The sample space is the set of all possible outcomes for drawing a single card from the deck. Since there are 52 different cards in the deck, the sample space has 52 outcomes, or n(S) = 52.

A deck of 52 cards has four suits (hearts, clubs, diamonds, and spades) with 13 cards each, 2, 3, 4, 5, 6, 7, 8, 9, 10, jack, queen, king, and ace. Hearts and diamonds are red, while clubs and spades are black. There are 4 ways to draw an ace.

ace  of hearts, ace of clubs, ace if diamonds, and ace of spades.

Therefore , there are n(E) = 4 outcomes in the event.

Divide n(E) = 4 by n(S) = 52 to write the probability.

P(E) = \frac{n(E)}{n(S)}

=\frac{4}{52}

=\frac{1}{13}

Therefore, the probability of drawing an ace is \frac{1}{13}.

 

 

Problem 1139

A die is tossed. What is the probability of rolling a number greater than 4?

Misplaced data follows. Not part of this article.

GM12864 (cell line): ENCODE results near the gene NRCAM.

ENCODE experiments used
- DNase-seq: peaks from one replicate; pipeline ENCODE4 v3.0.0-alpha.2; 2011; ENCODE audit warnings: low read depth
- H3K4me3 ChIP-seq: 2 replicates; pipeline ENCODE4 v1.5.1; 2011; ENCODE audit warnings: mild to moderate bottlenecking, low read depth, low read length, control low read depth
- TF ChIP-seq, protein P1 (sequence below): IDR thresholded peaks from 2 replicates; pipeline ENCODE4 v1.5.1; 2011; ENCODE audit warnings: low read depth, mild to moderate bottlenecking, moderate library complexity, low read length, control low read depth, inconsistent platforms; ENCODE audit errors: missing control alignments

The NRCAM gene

Solution:-

 

The sample space is S = {1, 2, 3, 4, 5, 6}

E is the event the die rolled is greater than 4.

E = {5, 6}

P(E) = \frac{n(E)}{n(S)} = \frac{2}{6} = \frac{1}{3}

 

 

Problem 1138

A single fair 80 sided die is rolled. Find the probability of getting a 5.

 

Solution:-

 

First, write the sample space S by listing all the possible outcomes for rolling a single die with 8 sides.

S = {1, 2, 3, 4, 5, 6, 7, 8}

The probability of an event E that is a sunset of a sample space S is P(E) = \frac{n(E)}{n(S)}, where n(E) is the number of outcomes in the event and n(S) is the number of outcomes in the sample space.

There are 8 outcomes in the sample space S = {1, 2, 3, 4, 5,6 , 7, 8}, so n(S) = 8.

Only 1 of these outcomes corresponds to getting a 5, so n(E) = 1.

Divide n(E) = 1 by n(S) = 8 to write the probability.

P(E) = \frac{n(E)}{n(S)} = \frac{1}{8}

Therefore, the probability of getting a 5 is \frac{1}{8}.